Downtown buildings host rich history, architecture

Have you ever been to J.W. Riley’s Emporium? The antique mall, 107 W. Main, is a wonderful place to visit the past.

Do you know at one time it was the old Grand Hotel? The building was built some time in the 1890’s, and I believe it is in the Italianate architecture style, distinguished by gently sloping roofs and deep overhanging eaves, which are seemingly supported by a row of decorative brackets, or corbels, according to the HGTV website.

It was probably built during the gas boom period of free gas in Greenfield, during which customers were given free gasoline to attract business to the area, which was from 1880 to about 1920.

The only news article I could find about the site was in 1917, a Miss May Roberts was robbed of $40 while she slept.

The back of the building, on the so-nicknamed Whiskey Alley (where drunkards purportedly loitered) was probably Walter McCole’s Tailor Shop, a turn of the century business. I also know that there was also a restaurant at the hotel. There is a painted landscape at that location right on the wall in the eatery section.

What do you know about the Grand Hotel? Do you have any old photos?

There is an empty lot on the southwest corner of Pennsylvania Street and U.S. 40. This was the site of the Knights of Pythias Building, which burned down in the 1980’s. It was built in 1875 in the Jacobean Revival style, which was a 20th Century return to the architecture that was in style between the Tudor and pure Renaissance styles, according to the Buffalo Architecture and History website. According to the site, the style was characterized by a fanciful use of columns, pilasters and arcades, as well as flat roofs with openwork parapets.

Beside the empty lot is the small tuxedo and special occasion shop, The Acorn Tree, which was built some time in the 20th Century. What do you know about the Acorn Tree building and what preceded it? I know it is located in the historic district.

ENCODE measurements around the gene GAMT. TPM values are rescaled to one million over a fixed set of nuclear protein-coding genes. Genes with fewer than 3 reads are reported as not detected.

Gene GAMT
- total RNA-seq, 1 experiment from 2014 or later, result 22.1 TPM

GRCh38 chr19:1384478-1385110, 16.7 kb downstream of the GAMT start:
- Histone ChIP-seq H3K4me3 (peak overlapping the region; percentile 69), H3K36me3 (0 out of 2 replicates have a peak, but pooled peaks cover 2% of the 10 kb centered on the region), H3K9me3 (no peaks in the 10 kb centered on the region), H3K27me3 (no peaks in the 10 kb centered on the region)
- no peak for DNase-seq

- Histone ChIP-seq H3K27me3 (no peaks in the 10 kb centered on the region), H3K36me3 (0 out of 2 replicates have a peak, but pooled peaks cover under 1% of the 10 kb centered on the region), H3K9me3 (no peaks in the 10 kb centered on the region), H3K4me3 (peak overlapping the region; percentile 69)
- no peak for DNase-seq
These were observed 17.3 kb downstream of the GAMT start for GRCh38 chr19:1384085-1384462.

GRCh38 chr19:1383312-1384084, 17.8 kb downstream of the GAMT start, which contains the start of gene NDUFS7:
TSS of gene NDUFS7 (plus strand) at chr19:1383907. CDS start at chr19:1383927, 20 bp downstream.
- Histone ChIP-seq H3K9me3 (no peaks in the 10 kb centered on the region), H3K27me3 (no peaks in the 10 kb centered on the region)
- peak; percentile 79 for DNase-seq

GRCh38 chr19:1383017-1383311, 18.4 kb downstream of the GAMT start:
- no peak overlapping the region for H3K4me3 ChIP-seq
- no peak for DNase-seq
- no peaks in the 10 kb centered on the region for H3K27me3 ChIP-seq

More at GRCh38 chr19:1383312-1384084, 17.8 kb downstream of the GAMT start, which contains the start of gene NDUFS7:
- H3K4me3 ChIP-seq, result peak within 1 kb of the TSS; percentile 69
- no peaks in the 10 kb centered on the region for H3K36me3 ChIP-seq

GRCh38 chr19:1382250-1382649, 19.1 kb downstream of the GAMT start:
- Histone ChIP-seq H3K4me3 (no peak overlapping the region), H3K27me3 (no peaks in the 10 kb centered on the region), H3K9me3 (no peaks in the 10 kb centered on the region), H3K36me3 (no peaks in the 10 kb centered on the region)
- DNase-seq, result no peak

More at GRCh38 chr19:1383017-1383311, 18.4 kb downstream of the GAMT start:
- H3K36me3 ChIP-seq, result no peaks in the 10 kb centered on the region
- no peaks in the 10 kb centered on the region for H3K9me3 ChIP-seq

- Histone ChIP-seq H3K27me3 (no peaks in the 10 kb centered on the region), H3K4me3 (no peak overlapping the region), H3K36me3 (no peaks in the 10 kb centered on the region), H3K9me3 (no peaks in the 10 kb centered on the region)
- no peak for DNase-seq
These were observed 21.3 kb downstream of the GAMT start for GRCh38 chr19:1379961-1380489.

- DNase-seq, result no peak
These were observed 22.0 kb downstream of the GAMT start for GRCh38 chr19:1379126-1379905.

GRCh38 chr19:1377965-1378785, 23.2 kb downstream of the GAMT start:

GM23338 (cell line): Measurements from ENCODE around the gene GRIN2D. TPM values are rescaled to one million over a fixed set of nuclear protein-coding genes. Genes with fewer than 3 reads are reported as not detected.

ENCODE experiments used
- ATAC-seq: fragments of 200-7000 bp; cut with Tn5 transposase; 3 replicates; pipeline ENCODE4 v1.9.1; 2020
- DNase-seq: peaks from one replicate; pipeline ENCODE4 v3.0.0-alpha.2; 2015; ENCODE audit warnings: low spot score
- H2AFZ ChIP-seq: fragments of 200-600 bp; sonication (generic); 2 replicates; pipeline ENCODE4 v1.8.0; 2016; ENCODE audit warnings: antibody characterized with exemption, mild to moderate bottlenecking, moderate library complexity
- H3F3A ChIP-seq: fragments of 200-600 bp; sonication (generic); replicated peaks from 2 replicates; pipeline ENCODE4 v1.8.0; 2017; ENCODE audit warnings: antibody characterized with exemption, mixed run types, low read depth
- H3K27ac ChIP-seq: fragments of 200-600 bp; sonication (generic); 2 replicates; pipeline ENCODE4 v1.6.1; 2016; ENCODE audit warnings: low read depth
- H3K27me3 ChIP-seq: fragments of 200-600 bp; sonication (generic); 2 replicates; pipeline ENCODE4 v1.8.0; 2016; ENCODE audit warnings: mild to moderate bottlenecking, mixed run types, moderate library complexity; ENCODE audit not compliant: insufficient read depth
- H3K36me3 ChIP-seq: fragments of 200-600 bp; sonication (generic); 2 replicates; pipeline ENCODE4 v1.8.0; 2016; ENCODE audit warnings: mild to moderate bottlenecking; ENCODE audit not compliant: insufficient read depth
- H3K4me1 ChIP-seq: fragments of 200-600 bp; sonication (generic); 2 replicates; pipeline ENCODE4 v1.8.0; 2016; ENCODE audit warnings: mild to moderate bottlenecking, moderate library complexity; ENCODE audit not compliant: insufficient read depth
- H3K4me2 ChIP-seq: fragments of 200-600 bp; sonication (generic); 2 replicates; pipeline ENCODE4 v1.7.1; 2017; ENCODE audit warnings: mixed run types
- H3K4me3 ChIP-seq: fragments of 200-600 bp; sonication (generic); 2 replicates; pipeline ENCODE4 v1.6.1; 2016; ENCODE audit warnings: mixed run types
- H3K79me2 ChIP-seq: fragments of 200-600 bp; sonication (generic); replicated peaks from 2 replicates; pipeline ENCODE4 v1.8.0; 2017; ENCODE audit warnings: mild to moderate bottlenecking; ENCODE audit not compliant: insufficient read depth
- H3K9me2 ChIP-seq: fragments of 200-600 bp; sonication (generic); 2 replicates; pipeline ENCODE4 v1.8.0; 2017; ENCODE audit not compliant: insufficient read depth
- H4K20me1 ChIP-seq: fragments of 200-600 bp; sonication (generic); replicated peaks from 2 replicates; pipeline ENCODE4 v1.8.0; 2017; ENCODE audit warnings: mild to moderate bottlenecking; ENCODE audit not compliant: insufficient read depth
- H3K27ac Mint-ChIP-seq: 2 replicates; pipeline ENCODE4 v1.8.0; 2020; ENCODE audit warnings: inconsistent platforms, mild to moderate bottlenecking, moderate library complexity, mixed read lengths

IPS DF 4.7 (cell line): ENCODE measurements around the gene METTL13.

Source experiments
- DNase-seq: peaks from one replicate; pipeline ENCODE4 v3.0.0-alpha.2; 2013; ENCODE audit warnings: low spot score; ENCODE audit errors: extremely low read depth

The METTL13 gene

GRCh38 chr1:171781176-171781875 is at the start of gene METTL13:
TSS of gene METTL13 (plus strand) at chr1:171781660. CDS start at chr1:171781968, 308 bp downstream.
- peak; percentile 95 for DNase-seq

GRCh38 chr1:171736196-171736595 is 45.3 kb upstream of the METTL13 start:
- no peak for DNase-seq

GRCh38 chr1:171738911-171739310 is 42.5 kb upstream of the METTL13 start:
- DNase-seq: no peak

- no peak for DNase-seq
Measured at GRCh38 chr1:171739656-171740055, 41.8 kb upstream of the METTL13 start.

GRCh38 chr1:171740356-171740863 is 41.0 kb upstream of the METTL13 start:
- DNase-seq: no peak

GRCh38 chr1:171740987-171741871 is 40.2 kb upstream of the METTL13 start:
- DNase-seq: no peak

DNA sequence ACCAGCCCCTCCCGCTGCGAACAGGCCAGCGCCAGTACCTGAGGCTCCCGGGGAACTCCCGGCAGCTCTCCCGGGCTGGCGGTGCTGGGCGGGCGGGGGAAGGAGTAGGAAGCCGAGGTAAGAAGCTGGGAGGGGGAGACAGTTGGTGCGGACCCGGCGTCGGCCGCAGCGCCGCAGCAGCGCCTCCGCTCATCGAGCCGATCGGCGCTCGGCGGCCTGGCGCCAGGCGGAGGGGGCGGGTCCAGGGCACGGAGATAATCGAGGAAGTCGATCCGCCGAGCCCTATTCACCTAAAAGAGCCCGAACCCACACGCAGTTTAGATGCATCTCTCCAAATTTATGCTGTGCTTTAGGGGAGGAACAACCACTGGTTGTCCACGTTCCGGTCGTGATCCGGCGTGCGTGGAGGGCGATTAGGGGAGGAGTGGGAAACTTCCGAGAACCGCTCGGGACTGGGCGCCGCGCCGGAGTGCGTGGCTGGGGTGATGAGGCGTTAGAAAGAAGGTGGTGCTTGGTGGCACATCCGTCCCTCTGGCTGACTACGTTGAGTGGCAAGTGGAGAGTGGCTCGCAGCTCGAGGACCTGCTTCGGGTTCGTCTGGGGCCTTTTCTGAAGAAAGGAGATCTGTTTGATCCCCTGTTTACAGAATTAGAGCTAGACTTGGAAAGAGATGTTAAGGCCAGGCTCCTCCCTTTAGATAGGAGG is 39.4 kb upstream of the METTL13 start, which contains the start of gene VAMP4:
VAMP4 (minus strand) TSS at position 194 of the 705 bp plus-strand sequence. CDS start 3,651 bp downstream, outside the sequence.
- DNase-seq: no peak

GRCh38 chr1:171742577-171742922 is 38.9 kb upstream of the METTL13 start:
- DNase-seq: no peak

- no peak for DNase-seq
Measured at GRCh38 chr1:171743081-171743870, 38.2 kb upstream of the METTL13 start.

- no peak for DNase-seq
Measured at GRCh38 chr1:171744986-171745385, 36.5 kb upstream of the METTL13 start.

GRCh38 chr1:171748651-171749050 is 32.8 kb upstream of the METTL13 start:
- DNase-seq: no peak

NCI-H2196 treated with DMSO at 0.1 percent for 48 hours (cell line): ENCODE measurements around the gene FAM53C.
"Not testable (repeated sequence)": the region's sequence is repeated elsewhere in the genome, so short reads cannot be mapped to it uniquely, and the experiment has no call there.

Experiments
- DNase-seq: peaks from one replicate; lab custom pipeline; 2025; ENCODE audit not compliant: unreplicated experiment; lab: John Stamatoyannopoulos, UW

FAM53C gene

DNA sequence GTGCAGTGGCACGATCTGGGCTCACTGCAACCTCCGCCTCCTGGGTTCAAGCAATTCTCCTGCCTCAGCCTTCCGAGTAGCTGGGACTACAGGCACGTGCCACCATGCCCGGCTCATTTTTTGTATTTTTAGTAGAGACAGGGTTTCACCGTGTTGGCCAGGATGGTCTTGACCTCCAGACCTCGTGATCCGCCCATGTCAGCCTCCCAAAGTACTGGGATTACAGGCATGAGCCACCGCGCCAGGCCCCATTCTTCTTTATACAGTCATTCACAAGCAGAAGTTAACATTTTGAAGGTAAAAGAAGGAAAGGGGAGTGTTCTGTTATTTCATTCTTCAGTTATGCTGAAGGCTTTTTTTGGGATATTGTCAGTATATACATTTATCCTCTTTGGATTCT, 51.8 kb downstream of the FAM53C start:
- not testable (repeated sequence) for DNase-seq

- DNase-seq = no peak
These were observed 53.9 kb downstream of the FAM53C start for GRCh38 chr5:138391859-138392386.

The Riley Boyhood Home and Museum is raising money to place a statue of James Whitcomb Riley on a bench in front of the home.

The “Reading with Riley” statue will be a permanent double commemoration of Indiana’s bicentennial and the 100th anniversary of Riley’s death.

Noted artist, Bill Wolfe of Terre Haute, has been commissioned to create the welcoming statue. Wolfe is famous for his other works like: Larry Bird, installed in Terre Haute; Abraham Lincoln, in Marshall, Illinois; and Col. Weir Cook in the Indianapolis International Airport. “Reading with Riley” will be unveiled in October and the boyhood home still need some funds to complete the project. If you are interested in donating, call 317-462-8539.

In May, I had the opportunity to attend a National Peace Officer Memorial Day service at the Hancock County Fraternal Order of Police Lodge 140, 400 E. Davis Rd. There is a monument at the Lodge memorializing former Hancock County law enforcement officers Malcolm Grass, Karl Kelley, Dannie Garrison and Will Phillips. Go and see it.

Enough. I have told you everything that I know and some things I don’t. Talk to me.

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Rorye Hatcher is a reporter at the Greenfield Daily Reporter. She can be reached at ​317-477-3211 or rhatcher@greenfieldreporter.com.